. . . One of the best budgetary approaches for associations to consider is the use of a finance/budget committee, which is able to give all the important financial questions that come into play the attention and consideration they deserve.

Ideally, finance/budget committees should be composed of three or more dedicated owners who have professional financial/accounting or budgetary oversight experience. This committee should meet year-round to discuss all matters pertaining to changes to the association budgetary plans and finances. SGarrett-clip-for-blog-11-6-22-102x300The committee’s focus should be on the implementation of the annual budget for the upcoming fiscal year, as well as all the other financial and budgetary requirements based on the association’s bylaws.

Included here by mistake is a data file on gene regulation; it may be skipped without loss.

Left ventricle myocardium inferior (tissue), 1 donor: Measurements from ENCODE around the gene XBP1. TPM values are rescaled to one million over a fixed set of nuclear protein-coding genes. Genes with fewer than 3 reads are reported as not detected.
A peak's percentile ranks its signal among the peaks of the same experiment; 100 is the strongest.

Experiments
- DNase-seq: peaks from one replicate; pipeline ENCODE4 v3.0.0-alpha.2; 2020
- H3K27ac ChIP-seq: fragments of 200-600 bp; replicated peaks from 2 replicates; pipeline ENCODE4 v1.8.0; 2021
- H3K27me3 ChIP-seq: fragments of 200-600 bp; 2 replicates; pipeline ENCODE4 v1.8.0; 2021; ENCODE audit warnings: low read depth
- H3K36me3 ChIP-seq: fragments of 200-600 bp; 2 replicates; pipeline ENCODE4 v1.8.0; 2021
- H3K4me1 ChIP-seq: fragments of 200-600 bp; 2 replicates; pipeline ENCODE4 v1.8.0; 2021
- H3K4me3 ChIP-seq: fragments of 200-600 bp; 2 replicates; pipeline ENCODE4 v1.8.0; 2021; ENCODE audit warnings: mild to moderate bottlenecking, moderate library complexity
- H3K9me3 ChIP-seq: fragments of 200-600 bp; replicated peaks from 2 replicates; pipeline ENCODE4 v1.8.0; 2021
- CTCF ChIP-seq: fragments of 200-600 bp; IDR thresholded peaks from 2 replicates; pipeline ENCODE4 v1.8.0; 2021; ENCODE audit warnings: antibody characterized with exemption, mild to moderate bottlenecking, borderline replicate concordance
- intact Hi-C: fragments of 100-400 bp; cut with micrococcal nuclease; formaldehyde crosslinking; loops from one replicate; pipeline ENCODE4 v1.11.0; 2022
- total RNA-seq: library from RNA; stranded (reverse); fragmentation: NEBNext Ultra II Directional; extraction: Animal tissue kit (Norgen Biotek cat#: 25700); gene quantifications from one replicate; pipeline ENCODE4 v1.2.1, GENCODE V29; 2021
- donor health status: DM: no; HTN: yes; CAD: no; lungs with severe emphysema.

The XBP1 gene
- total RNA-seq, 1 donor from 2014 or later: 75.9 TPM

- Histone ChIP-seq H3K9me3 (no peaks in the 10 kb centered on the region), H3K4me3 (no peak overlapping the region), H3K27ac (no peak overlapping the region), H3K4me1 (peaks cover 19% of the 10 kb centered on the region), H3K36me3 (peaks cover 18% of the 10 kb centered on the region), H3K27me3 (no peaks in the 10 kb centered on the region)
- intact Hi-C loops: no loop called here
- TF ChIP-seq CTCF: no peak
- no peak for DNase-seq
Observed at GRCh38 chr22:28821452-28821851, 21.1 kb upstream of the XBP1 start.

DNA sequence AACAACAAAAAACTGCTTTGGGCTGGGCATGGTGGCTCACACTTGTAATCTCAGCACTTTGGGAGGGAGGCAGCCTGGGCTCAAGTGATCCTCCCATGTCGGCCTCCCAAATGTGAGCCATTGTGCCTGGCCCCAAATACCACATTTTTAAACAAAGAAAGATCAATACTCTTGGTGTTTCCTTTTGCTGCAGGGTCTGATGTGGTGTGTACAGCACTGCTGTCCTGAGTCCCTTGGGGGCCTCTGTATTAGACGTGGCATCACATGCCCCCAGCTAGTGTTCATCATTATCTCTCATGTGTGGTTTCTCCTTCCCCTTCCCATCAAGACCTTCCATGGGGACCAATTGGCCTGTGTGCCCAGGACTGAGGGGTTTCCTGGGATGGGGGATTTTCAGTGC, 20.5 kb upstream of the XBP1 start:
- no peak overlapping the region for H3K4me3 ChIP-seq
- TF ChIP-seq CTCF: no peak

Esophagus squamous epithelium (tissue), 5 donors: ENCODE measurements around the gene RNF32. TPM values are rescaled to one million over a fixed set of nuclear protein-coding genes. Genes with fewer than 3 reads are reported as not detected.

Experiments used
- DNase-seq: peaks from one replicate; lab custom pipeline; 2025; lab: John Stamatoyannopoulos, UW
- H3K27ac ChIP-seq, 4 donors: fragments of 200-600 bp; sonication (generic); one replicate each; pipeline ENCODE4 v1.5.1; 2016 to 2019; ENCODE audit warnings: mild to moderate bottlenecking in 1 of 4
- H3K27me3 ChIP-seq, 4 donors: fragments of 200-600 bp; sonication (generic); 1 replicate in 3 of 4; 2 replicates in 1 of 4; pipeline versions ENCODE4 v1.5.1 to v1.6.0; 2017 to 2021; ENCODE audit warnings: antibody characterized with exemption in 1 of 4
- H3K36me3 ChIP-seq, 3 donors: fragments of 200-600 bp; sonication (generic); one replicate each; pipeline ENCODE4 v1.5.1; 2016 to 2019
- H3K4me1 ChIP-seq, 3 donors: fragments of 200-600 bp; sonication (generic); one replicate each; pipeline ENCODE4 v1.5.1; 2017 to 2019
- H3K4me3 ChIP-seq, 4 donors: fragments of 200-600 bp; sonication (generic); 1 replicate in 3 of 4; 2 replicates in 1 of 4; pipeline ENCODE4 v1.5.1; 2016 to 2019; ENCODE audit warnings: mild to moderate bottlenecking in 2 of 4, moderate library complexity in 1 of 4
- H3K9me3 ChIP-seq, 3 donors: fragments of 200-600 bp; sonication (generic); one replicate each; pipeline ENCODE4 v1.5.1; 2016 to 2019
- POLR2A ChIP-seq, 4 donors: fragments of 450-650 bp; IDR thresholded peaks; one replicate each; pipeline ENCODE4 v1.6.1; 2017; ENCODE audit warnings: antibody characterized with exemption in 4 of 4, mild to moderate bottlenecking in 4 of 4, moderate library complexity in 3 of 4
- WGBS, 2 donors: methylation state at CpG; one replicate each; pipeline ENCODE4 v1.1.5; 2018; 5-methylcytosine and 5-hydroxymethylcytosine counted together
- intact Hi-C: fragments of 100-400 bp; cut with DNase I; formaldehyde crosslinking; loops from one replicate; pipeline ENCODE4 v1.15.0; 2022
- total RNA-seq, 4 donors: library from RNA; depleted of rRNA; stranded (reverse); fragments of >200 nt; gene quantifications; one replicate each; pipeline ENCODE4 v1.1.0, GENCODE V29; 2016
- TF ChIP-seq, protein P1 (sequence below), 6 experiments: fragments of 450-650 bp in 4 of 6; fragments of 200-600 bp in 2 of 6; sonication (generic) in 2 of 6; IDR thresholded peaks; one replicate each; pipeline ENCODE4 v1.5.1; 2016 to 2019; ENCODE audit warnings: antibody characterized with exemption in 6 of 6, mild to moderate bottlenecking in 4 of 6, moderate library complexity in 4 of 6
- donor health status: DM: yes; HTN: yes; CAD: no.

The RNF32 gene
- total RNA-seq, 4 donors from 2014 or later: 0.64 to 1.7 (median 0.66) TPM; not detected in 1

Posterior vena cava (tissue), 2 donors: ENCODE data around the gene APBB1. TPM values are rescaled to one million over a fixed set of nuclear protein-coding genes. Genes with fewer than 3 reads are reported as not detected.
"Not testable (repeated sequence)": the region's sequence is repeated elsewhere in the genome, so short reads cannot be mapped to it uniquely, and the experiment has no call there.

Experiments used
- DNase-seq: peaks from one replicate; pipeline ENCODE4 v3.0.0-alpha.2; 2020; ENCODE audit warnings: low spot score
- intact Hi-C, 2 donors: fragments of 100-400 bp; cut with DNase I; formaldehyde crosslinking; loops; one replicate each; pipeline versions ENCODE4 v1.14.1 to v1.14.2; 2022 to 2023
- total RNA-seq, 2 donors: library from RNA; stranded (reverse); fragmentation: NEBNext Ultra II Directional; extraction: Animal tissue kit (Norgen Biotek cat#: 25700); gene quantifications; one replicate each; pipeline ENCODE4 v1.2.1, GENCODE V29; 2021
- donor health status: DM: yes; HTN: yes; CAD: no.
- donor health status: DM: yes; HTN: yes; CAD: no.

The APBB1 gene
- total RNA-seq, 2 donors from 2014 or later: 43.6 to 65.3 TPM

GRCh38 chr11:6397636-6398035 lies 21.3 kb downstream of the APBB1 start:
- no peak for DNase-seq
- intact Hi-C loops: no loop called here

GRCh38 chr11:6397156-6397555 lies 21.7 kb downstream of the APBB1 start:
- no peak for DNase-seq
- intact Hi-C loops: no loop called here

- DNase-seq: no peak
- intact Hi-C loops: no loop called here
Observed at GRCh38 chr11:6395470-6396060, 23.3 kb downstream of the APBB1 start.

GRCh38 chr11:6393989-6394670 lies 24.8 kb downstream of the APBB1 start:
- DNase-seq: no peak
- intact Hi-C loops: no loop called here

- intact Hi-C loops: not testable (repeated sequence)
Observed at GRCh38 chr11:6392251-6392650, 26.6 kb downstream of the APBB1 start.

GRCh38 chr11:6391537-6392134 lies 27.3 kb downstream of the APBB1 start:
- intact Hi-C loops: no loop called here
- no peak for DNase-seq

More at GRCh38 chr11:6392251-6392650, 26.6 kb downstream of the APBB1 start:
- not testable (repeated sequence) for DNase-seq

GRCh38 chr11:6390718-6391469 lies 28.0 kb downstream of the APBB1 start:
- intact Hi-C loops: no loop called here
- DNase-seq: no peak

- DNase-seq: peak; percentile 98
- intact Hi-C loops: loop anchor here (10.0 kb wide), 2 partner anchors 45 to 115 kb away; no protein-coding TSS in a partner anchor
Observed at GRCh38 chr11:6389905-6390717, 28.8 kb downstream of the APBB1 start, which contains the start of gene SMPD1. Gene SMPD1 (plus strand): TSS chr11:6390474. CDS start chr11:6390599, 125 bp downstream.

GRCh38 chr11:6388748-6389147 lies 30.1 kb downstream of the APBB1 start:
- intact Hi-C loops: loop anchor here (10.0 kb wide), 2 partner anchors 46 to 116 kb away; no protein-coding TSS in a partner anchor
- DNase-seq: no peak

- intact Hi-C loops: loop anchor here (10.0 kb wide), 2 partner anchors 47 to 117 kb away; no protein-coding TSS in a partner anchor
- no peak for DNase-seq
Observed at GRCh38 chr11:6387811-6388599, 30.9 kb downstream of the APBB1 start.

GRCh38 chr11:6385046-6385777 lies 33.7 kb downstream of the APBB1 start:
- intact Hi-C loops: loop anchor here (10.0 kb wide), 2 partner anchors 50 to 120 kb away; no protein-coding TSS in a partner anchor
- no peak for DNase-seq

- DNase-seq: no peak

Once the committee completes and submits its proposed annual budget to the board of directors for final approval, its members should attend the coming board meeting(s) to discuss the budget and address any questions or concerns.

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A significant part of our firm’s work focuses on representing property owners in claims against their insurance carriers. We regularly counsel and represent property owners, including condominium associations, in claims involving weather/wind and nonweather water damage, fire/smoke damage, and damage to common elements such as pools, parking garages, elevators, roofs, etc.